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School: University of California Berkeley (Cal) 🇺🇸 University of California - Berkeley (Cal) thread

cambridgeside

Member
Messages
17
Points
1
sll said:
Has anyone heard about fellowships or aid from Berkeley yet?
Sorry to be the bringer of bad news, but you might appreciate hearing it from me since I'm in the same boat. I spoke with Kaye Bock today, who told me that if I hadn't already been made an offer I was not likely to receive any merit aid. Fellowship offers, if they were made, were attached to the acceptance emails.

If a fellowship student opts not to attend, they will redistribute those funds to non-fellowship students (i.e. you and me), and we are still eligible for need-based aid. Just to be sure, give Kaye a call. She was in the process of sending out formal letters.

However, life's not so bad for either one of us, is it? MIT has been generous and attentive enough to satisfy me. I was frankly leaning that way anyway.

See you soon.
 

el Guapo

Professor Emeritus of Cyburbian Studies
Messages
5,908
Points
28
How about some BAD advice?

Get a handgun, a "My President is Charlton Heston" bumper sticker, a copy of Wango Tango, and a set of mud tires for your SUV. You should fit right in. :)

If you have to ask you are too liberal to deserve a straight answer. :)
 

jordanb

Cyburbian
Messages
3,232
Points
24
I nearly took a ferry from San Francisco to Berkley but was thrawted by the fact that there is no ferry to Berkley from San Francisco.
 

BKM

Cyburbian
Messages
6,464
Points
29
The University is arguably the flagship of the University of Callifornia system (contested by UCLA). It's a well-known research university with an extremely diverse student body that while stereotypically "left-wing," has plenty of hard working students and even some conservative activists that would name El Guapo their furious leader ;) :-D The Planning program, I am told, emphasizes theory, but I'm sure a Berkeley degree would stand you well. (Many native planners here have degrees from the purportedly more practical, hands-on Cal Poly at San Luis Obispo. I do have coworkers who went to Berkeley for their undergrad work.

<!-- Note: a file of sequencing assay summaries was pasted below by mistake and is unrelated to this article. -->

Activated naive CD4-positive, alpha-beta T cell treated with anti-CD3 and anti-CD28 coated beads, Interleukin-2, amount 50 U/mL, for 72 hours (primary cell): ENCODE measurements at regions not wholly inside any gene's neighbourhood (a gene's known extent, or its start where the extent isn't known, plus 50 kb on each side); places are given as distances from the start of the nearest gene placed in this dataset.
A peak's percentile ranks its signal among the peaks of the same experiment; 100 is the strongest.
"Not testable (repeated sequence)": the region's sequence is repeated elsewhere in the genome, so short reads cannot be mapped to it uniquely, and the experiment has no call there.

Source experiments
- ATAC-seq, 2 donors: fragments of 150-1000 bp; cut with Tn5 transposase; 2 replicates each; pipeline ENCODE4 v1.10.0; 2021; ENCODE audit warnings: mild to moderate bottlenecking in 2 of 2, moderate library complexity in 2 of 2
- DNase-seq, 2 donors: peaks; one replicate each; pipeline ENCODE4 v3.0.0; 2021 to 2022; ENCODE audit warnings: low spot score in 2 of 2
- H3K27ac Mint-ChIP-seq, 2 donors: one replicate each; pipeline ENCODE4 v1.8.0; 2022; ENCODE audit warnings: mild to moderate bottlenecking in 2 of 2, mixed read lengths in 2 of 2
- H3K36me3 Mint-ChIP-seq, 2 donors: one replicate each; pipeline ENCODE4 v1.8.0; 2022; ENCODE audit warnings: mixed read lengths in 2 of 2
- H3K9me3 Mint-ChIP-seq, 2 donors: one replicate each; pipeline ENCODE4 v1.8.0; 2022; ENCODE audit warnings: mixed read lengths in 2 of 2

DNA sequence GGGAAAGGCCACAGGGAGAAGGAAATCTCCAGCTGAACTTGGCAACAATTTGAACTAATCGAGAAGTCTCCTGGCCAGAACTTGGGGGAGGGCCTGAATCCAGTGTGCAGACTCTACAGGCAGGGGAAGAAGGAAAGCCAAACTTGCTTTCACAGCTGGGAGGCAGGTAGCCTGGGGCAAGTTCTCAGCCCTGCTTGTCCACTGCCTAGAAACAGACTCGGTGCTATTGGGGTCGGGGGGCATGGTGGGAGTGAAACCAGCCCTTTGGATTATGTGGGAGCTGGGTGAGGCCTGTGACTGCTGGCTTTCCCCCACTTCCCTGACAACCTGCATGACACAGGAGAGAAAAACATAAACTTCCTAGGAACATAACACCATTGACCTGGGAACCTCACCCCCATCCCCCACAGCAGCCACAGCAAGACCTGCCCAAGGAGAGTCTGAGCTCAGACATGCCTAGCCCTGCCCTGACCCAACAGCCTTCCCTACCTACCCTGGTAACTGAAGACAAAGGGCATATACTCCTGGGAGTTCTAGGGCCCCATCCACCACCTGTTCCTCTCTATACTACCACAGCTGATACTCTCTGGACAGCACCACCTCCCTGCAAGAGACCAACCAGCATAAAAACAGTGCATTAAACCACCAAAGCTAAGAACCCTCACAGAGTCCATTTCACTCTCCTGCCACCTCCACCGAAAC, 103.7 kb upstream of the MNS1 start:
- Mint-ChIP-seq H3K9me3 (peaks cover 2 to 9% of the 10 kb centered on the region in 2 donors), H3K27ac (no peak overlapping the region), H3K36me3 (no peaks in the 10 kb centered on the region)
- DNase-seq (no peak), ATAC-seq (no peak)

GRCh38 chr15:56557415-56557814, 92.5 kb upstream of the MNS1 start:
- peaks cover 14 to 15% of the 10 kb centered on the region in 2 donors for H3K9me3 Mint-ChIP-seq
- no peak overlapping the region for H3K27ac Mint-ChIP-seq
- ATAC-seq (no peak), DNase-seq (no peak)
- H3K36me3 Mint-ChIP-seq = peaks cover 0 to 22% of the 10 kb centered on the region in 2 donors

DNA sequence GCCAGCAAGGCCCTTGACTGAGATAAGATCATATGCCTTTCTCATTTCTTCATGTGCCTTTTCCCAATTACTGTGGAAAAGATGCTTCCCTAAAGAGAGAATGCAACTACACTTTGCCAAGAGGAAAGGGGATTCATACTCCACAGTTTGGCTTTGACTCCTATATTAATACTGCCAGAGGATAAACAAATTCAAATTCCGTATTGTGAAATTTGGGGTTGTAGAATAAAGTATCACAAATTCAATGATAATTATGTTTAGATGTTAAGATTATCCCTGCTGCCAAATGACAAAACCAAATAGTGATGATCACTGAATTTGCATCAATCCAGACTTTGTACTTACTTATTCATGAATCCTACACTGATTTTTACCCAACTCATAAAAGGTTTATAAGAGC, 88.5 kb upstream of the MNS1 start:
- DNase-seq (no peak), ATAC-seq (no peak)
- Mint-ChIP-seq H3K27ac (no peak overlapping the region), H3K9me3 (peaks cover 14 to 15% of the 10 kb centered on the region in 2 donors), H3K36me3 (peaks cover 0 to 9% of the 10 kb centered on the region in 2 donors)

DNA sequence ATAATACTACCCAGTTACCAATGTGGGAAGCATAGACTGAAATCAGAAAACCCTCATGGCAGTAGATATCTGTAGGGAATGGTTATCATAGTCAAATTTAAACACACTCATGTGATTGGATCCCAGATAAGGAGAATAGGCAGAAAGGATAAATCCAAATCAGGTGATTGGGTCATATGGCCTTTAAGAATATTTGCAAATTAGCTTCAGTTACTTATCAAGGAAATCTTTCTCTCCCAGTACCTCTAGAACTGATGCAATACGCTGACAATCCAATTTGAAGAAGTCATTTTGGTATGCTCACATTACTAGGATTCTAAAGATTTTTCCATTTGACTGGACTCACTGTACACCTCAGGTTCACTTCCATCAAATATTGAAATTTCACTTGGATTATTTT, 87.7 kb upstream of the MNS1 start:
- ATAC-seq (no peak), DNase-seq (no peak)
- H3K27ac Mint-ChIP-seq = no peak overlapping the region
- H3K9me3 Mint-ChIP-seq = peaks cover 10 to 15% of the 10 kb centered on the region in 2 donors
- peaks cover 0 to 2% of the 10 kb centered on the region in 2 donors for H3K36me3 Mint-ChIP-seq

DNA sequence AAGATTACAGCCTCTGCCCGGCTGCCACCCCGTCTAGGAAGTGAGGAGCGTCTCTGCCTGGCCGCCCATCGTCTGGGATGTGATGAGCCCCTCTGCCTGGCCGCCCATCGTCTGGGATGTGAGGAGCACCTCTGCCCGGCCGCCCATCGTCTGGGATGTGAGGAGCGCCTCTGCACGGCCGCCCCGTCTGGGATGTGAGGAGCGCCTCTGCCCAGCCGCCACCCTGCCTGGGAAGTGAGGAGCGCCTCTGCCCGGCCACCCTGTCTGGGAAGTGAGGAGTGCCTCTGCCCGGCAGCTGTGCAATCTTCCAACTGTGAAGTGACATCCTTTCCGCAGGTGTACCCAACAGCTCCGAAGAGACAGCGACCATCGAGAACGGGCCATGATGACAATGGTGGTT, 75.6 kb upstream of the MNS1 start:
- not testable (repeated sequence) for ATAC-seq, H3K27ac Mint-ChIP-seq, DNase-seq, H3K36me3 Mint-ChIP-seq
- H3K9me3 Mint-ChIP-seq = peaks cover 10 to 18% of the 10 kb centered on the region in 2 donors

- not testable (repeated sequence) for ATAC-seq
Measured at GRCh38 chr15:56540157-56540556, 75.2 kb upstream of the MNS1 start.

The CITY of Berkeley, despite its problems, remains one of my favorite places on earth.

Positives;

*Great setting-a coastal plain rising into 1200 foot tall hills with creeks, canyons, and the diverse neighborhoods thatg this topography would suggest.

*Great climate-the Bay Fog keeps it cool, but it is much sunnier and warmer than San Francisco proper

*Parks and open space/vegetation: Much of the ridgeline east of the city proper is one big regional park. 35 miles of parkland extending all the way from Richmond to San Leandro. The neighborhoods, especially the more affluent hillsides, represent the best of the Calfiornia "garden suburb," with fascinating, overgrown front gardens, carved gates, a network of shaded pedestrian paths, and flowers everywhere. Fantastic!

*Architecture: Ranks near the very top, imo, for pre-WWII suburban residential architecture. Some of the most creative designers and builders in the United States have graced Berkeley with an eclectic, sometimes bizarre, collection of housing. This housing complements the University's buildings (including some quite colorful new dorms) The downtown is a true downtown, and the City is really pushing infill mixed use along the commercial corridors to the west and north.

Food: One can argue endlessly aboput whether or not American culture has "declined," but one element of our culture that has vastly improved is FOOD. You can eat amazingly well-and cheaply (or expensively) in berkeley. Both restaurants and fantastic grocery stores.

NEGATIVES